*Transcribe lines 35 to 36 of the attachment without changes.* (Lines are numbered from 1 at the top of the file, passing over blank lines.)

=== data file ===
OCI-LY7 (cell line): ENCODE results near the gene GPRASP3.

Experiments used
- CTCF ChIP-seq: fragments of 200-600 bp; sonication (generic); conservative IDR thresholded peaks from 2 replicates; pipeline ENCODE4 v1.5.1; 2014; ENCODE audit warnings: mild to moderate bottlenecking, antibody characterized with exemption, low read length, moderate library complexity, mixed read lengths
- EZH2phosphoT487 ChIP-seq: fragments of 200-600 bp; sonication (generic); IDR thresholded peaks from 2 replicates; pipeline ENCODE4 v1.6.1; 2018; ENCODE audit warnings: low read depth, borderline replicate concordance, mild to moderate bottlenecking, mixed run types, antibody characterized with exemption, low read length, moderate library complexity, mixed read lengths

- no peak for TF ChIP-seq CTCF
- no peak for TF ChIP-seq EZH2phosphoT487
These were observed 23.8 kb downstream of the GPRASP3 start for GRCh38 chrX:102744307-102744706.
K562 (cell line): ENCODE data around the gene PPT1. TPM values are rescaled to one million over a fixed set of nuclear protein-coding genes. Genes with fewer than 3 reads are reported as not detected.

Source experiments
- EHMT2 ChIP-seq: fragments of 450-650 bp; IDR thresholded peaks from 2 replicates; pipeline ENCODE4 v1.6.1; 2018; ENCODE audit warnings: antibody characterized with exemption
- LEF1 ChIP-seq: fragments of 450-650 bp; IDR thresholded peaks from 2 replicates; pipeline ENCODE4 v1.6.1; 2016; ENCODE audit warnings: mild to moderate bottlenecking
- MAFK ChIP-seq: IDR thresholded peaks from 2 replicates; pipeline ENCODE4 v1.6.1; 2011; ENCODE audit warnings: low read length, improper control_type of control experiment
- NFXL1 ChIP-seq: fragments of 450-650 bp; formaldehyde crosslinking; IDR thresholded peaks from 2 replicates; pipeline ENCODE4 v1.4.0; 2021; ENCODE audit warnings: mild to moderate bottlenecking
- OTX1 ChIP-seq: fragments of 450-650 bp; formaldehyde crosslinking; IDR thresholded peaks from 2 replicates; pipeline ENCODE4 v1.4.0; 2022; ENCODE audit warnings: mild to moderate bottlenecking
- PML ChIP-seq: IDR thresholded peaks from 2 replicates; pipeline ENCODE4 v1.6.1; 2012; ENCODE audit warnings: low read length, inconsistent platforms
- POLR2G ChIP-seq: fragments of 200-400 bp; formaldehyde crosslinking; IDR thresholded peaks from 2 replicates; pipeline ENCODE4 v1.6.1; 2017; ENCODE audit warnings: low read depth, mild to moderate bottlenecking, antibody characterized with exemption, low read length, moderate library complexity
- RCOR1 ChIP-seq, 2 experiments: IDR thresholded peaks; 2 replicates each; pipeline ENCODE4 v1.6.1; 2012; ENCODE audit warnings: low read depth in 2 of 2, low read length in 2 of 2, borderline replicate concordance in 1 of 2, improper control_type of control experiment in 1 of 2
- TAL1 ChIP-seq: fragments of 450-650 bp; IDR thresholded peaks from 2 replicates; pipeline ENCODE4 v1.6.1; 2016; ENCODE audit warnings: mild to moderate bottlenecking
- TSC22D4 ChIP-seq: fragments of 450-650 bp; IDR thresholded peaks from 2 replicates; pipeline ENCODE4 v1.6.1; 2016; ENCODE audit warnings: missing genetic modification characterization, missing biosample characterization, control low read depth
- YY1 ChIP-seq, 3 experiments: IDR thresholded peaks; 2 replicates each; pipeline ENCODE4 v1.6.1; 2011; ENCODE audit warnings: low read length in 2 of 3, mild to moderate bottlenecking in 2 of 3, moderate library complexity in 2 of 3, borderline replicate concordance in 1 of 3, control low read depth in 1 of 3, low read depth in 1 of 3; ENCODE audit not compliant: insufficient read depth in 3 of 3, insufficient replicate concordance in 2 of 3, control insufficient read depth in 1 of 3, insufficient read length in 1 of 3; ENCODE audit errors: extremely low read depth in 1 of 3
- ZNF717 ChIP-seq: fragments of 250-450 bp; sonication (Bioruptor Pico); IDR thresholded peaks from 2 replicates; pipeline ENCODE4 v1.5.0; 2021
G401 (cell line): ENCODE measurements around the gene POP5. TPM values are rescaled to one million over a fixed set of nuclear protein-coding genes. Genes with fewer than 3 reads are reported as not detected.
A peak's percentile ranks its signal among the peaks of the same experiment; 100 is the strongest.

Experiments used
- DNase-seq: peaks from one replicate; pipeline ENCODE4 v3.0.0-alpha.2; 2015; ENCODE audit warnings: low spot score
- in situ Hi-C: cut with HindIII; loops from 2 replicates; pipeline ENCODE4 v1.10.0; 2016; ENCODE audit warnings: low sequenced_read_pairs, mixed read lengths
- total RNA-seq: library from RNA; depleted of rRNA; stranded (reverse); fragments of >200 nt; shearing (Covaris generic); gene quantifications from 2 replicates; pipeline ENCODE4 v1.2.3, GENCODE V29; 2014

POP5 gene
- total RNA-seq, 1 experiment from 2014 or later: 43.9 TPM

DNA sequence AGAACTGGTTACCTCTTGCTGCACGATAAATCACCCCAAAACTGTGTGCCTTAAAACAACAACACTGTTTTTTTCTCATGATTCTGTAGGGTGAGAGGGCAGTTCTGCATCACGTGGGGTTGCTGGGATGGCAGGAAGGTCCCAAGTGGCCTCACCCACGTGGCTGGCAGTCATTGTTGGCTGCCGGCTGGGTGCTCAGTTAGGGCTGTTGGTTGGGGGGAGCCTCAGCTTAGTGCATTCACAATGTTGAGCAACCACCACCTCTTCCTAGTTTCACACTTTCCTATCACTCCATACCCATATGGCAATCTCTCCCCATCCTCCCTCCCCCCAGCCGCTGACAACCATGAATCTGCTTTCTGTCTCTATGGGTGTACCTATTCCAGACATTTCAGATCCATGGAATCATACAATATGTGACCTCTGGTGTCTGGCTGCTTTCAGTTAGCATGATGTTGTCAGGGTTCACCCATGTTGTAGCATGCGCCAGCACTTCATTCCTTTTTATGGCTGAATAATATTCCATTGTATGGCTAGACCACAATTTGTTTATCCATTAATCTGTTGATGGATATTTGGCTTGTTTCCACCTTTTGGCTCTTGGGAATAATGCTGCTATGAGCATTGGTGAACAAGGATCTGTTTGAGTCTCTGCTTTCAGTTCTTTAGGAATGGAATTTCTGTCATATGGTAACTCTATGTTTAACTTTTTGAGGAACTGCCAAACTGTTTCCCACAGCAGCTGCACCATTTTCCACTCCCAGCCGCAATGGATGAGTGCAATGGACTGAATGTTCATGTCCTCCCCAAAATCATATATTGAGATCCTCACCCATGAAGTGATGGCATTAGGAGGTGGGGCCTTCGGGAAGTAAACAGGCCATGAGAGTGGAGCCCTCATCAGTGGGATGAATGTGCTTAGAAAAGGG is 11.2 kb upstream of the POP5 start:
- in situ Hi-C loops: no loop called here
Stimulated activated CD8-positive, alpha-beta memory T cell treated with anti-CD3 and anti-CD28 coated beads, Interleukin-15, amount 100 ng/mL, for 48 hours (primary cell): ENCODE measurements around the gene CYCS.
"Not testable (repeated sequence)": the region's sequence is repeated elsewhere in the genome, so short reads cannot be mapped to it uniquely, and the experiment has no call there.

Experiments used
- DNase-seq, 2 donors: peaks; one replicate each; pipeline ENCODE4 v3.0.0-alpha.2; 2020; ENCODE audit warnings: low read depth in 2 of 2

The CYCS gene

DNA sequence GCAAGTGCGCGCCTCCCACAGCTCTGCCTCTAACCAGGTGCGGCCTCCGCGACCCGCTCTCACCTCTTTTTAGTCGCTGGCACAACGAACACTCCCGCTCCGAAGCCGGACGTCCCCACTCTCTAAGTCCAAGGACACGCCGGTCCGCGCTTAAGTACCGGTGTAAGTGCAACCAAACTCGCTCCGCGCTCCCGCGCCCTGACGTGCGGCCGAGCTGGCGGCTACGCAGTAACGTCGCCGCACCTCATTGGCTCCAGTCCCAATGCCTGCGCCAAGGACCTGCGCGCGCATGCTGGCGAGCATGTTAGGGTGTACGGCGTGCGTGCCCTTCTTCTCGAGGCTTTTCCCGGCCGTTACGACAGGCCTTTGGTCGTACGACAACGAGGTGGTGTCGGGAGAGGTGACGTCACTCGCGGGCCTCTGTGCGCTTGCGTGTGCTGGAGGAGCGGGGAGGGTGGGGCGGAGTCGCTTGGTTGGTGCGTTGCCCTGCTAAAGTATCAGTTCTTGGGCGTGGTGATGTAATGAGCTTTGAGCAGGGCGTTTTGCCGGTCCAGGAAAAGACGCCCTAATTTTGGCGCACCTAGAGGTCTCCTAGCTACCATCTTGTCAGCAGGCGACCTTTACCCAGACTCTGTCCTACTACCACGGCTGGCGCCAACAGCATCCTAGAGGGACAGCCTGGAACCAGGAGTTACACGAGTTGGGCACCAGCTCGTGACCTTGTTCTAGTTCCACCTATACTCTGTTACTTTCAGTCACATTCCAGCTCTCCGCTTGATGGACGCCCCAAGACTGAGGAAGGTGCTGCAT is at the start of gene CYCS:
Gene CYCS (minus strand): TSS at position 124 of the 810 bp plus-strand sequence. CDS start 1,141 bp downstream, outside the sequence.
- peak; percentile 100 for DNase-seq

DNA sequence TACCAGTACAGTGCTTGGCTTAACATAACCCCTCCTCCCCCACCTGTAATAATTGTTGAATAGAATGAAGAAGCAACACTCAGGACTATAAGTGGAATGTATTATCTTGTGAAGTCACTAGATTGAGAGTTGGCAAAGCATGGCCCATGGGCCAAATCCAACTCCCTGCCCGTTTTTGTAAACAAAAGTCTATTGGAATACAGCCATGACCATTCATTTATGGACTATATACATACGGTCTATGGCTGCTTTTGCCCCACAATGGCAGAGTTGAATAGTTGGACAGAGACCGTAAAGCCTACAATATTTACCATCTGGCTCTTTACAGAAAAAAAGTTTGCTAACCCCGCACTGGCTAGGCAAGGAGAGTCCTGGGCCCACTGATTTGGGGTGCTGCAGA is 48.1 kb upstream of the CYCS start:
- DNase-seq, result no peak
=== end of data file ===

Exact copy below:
- DNase-seq, 2 donors: peaks; one replicate each; pipeline ENCODE4 v3.0.0-alpha.2; 2020; ENCODE audit warnings: low read depth in 2 of 2

The CYCS gene